The Surprising Link Between Tea Quality and Root Bacteria

The type of tea used to make a fine cup of tea will significantly impact its flavor. However, a study published in the journal Current Biology reveals that the collection of bacteria found on tea roots is another essential component needed to make a great cup of tea.

The Surprising Link Between Tea Quality and Root Bacteria
This photograph shows tea mountain in Wuyishan, Fujian, China. Image Credit: Wei Xin.

The researchers demonstrated that they could improve on high-quality tea by making changes to that assembly.

Significant disparities in microbial communities, particularly nitrogen metabolism-related microorganisms, were identified in the roots of tea plants with varying qualities through microbiomics, crucially, through the isolation and assembly of a synthetic microbial community from high-quality tea plant roots, we managed to notably enhance the amino acid content in various tea plant varieties, resulting in an improvement in tea quality.”

Tongda Xu, Study Corresponding Author, Fujian Agriculture and Forestry University

An abundance of genetic resources for cultivating tea plants can be found in China. However, the researchers clarify that it is difficult to enhance the quality of tea using molecular genetic breeding techniques. There is interest in exploring further tea-enhancing and modifying techniques, such as utilizing microbiological agents.

Previous research has demonstrated that soil microorganisms residing in plant roots have an impact on how nutrients are absorbed and utilized by plants. The goal of the current study was to find out more about the precise role that root microorganisms play in tea quality.

Next, they created a synthetic microbial community called SynCom, which was remarkably similar to the one discovered in connection with the Rougui tea type, which has a high theanine content. They discovered that applying SynCom to tea roots increased theanine levels.

Additionally, the bacteria improved the ability of Arabidopsis thaliana, a plant frequently employed in fundamental biological research, to withstand low nitrogen environments.

The initial expectation for the synthetic microbial community derived from high-quality tea plant roots was to enhance the quality of low-quality tea plants, however, to our astonishment, we discovered that the synthetic microbial community not only enhances the quality of low-quality tea plants but also exerts a significant promoting effect on certain high-quality tea varieties. Furthermore, this effect is particularly pronounced in low-nitrogen soil conditions.”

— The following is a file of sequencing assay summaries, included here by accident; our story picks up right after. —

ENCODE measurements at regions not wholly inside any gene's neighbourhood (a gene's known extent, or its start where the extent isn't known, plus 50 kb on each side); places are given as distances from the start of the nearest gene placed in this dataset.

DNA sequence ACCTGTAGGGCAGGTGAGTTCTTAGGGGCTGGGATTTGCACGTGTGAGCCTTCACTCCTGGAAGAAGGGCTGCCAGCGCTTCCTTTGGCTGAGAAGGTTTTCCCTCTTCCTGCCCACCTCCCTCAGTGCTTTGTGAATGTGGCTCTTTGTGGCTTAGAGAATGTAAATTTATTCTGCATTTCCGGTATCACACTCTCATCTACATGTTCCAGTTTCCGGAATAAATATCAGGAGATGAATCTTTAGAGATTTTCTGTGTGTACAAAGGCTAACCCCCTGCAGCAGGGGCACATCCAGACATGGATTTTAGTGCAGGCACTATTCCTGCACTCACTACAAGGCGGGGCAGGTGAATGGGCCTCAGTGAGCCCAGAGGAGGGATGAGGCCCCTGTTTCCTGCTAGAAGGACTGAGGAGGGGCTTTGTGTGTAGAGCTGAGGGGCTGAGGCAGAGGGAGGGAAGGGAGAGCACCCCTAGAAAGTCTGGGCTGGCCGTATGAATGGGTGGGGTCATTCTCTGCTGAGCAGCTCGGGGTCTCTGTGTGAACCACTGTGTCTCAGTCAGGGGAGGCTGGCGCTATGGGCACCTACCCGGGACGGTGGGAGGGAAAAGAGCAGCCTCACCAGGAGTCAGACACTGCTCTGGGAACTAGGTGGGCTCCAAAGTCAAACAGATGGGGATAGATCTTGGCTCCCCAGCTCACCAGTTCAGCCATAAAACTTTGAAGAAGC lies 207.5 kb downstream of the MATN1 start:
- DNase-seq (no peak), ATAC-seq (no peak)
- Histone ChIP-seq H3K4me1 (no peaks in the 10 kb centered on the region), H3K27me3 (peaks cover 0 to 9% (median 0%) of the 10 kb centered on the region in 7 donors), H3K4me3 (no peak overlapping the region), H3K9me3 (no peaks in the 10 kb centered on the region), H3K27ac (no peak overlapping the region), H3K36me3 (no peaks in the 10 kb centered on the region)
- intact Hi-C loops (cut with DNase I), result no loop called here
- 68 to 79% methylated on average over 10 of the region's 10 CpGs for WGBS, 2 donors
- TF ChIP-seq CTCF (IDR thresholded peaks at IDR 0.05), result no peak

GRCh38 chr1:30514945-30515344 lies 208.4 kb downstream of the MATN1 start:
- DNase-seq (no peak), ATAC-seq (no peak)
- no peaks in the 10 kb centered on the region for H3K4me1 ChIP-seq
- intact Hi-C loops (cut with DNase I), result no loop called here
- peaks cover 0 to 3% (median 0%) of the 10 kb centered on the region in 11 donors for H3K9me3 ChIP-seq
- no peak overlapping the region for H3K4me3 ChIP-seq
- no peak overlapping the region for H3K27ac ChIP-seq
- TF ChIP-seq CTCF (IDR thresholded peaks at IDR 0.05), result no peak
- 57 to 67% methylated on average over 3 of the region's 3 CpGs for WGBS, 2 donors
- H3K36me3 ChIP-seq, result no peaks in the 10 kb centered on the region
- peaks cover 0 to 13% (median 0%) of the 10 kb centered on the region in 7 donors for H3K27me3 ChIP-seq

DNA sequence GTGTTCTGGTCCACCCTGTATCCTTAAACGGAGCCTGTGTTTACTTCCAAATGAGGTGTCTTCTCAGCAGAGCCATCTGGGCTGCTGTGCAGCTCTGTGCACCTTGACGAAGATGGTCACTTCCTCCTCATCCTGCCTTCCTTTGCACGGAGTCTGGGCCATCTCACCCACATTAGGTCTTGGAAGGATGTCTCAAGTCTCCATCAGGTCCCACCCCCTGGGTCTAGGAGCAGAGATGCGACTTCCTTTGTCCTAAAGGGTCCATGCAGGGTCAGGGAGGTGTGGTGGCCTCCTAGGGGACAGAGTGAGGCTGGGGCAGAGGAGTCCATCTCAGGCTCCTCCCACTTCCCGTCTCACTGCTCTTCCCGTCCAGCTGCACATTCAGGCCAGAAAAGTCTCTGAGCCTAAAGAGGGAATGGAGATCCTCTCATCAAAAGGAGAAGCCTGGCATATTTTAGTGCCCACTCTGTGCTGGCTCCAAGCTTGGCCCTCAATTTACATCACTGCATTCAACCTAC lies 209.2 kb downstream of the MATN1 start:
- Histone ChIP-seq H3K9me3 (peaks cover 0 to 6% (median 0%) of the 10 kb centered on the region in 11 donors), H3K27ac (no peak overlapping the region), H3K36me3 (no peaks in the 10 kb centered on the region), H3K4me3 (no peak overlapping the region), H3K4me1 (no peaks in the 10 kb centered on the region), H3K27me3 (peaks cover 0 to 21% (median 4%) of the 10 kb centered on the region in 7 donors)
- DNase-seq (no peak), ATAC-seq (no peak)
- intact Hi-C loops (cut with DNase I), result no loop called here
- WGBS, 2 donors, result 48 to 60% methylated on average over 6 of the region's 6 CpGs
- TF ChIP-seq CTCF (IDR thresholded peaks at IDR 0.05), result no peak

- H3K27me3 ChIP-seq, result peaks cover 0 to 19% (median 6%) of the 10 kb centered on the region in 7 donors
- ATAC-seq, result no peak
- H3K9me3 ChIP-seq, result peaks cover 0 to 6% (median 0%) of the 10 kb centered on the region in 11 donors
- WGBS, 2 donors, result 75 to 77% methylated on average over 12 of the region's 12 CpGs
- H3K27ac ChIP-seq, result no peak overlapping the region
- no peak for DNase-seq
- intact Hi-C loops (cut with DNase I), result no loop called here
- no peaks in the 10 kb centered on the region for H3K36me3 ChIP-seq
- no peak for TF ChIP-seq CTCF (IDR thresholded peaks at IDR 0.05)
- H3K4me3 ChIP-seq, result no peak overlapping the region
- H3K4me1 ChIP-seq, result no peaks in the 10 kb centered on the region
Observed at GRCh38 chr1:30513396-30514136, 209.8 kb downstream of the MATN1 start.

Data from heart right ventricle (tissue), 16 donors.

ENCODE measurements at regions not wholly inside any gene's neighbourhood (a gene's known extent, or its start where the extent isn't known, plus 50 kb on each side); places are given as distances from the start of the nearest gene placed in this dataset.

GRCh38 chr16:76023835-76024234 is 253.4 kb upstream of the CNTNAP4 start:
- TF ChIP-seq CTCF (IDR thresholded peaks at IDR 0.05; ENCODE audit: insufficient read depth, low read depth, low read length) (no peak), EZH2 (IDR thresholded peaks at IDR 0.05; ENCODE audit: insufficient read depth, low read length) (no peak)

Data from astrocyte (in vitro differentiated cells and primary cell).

Wenxin Tang, Study Co-Author, Fujian Agriculture and Forestry University

According to the research, artificially created microbial communities may enhance teas, particularly when planted in soil lacking nitrogen. The finding may contribute to a decrease in the usage of chemical fertilizers while improving the quality of tea trees, as tea trees have a high nitrogen requirement. The results could have significant effects on crops used in agriculture more generally.

Based on our current experimental findings, the inclusion of the SynCom21 microbial community has not only improved the absorption of ammonium nitrogen in different tea varieties but also enhanced the uptake of ammonium nitrogen in Arabidopsis thaliana, and this suggests that the ammonium nitrogen uptake-promoting function of SynCom21 may be applicable to various plants, including other crops.”

Tongda Xu, Study Corresponding Author, Fujian Agriculture and Forestry University

They claim, for example, that it might make it possible to cultivate rice with better characteristics, including a higher protein content. They now intend to evaluate SynCom's application in field trials and enhance it even more.

They also want to find out more about the various secondary metabolites in tea trees and how they are impacted by root microorganisms.

Journal reference:

‌ Xin, W., (2024) Root microbiota of tea plants regulate nitrogen homeostasis and theanine synthesis to influence tea quality. Current Biology.


The opinions expressed here are the views of the writer and do not necessarily reflect the views and opinions of AZoLifeSciences.
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